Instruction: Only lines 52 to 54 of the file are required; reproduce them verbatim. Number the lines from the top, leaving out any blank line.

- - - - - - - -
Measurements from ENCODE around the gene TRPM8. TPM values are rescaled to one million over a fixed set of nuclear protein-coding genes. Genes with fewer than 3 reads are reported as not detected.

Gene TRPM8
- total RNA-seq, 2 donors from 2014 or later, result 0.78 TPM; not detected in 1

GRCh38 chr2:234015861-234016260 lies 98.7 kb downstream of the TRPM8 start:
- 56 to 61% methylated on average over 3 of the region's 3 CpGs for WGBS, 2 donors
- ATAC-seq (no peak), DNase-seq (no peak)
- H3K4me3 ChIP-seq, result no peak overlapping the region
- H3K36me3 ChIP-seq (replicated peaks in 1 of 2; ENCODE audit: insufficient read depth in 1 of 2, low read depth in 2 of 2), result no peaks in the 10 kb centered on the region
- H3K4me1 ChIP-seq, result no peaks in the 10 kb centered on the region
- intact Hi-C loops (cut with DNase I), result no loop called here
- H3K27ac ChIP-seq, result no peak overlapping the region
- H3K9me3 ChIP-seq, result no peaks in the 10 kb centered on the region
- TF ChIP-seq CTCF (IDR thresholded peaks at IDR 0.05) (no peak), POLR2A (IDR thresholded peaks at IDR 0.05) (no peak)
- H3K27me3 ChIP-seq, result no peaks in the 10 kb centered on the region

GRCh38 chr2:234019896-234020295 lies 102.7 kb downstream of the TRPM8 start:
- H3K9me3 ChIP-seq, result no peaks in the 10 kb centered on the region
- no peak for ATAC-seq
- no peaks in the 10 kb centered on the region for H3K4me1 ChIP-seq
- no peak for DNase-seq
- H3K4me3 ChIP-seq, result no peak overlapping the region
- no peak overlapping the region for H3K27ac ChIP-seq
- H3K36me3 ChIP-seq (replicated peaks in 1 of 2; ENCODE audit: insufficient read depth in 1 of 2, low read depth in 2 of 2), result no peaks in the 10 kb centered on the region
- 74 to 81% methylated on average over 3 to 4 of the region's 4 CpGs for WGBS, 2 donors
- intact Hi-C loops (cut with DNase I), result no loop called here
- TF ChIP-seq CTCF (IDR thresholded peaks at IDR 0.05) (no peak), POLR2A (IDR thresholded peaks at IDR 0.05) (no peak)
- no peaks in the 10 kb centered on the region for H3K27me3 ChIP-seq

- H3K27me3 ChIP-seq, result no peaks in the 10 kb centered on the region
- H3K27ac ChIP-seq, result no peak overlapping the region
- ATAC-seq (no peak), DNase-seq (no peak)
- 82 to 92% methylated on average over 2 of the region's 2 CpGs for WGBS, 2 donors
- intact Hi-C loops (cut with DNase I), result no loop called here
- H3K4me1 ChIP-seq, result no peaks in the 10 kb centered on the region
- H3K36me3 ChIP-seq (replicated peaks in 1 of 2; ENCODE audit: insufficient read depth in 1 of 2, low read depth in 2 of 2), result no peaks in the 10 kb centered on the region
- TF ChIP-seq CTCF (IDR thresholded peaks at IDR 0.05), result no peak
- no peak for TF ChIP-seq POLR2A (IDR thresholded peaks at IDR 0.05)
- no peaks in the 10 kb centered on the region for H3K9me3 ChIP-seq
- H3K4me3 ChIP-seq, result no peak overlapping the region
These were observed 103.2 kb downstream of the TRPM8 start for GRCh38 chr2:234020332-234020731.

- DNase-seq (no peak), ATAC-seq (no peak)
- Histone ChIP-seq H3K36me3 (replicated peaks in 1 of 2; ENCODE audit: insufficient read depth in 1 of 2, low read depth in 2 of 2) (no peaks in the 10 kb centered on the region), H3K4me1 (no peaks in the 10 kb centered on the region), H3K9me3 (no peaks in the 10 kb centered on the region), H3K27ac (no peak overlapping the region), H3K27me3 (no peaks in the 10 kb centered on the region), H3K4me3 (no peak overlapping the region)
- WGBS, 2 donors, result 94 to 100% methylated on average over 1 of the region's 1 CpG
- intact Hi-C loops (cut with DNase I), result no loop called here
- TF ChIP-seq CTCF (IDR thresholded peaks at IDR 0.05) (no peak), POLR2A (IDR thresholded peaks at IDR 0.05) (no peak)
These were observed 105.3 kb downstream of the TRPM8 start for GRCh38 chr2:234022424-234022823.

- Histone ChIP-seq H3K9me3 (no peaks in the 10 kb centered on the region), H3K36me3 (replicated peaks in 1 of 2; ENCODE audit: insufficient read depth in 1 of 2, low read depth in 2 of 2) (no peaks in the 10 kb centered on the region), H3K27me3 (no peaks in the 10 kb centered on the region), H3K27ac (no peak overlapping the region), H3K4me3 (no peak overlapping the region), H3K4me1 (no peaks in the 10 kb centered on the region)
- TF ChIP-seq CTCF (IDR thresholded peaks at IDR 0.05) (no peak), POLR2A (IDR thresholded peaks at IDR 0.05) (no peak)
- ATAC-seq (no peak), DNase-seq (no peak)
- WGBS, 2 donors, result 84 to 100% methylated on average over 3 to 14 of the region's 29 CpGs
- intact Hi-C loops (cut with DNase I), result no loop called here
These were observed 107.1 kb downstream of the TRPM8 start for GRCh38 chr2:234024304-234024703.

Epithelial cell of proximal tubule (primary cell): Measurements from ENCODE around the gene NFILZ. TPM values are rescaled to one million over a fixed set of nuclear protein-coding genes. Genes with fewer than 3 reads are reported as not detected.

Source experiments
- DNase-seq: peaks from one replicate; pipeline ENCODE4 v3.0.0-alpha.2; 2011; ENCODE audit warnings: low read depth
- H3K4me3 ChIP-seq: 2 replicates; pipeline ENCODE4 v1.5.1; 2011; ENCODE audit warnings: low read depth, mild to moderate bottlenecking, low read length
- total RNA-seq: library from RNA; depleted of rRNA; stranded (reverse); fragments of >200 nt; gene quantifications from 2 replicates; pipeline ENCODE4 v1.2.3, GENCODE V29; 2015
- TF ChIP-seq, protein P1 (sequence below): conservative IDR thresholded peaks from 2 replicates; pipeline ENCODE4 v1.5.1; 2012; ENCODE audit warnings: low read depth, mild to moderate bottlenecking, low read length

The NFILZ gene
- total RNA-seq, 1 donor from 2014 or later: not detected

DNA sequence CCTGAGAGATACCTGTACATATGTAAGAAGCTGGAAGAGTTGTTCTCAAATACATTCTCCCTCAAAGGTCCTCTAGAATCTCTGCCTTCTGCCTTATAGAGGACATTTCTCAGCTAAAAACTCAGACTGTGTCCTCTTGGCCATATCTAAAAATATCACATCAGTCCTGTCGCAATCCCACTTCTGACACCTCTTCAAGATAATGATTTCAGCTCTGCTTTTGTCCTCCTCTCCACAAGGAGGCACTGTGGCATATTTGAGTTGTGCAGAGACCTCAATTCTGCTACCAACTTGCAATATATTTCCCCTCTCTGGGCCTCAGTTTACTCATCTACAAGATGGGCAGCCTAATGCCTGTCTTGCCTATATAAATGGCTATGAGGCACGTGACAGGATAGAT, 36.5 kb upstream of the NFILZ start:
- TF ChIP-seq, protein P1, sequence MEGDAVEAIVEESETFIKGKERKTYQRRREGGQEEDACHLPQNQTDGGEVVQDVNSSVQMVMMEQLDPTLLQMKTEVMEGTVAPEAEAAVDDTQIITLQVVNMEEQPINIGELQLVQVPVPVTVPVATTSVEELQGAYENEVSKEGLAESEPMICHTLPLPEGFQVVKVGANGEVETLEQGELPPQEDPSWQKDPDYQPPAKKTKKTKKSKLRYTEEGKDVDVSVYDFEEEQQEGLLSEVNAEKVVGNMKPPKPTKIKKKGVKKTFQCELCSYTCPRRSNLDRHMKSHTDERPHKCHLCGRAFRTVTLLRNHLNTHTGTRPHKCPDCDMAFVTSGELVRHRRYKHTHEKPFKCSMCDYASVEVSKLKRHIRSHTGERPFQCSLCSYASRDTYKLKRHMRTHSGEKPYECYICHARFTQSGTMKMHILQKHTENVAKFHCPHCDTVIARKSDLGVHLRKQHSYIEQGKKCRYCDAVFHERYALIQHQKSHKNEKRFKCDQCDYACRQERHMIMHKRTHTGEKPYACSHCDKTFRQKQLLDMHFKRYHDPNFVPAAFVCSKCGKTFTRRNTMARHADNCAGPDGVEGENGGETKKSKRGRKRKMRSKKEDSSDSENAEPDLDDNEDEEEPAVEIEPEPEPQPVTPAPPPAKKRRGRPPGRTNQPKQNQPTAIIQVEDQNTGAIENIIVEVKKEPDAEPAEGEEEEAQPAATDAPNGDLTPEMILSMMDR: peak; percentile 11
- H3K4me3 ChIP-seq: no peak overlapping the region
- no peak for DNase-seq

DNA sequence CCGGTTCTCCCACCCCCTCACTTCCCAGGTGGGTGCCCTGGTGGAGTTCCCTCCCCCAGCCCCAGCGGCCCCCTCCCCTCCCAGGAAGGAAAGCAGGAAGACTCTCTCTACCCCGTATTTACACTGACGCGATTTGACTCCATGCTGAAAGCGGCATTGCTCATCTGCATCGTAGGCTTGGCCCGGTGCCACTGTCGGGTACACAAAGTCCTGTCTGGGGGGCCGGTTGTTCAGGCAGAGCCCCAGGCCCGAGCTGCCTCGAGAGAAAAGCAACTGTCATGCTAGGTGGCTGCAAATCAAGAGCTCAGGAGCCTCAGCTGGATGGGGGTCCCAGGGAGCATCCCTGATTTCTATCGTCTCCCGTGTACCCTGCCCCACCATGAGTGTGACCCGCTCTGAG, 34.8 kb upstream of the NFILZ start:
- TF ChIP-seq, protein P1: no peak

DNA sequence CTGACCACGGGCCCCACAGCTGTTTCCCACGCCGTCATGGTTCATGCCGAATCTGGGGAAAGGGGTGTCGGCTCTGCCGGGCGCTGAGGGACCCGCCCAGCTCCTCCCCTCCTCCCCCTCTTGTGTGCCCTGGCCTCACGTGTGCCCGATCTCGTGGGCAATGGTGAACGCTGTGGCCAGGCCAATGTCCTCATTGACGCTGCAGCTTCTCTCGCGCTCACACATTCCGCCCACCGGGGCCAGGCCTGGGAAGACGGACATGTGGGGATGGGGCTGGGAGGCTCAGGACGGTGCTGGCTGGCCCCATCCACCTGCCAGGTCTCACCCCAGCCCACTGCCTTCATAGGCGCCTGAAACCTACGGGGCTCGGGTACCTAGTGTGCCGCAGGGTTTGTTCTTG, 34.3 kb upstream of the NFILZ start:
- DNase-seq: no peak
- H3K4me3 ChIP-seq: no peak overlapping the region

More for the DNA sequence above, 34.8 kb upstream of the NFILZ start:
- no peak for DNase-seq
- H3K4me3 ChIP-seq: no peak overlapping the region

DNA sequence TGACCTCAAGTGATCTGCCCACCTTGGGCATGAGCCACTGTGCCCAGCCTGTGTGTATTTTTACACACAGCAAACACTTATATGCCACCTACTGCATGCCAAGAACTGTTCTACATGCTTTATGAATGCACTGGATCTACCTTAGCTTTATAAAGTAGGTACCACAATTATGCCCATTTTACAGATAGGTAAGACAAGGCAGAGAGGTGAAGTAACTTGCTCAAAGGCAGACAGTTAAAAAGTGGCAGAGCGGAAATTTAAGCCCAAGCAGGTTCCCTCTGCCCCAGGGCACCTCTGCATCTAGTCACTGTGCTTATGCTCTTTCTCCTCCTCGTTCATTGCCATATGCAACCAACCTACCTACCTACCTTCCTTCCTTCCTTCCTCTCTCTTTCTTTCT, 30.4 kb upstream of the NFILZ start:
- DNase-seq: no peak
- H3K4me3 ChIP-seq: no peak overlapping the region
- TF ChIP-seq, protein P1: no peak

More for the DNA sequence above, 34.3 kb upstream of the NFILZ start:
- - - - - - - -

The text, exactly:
Source experiments
- DNase-seq: peaks from one replicate; pipeline ENCODE4 v3.0.0-alpha.2; 2011; ENCODE audit warnings: low read depth
- H3K4me3 ChIP-seq: 2 replicates; pipeline ENCODE4 v1.5.1; 2011; ENCODE audit warnings: low read depth, mild to moderate bottlenecking, low read length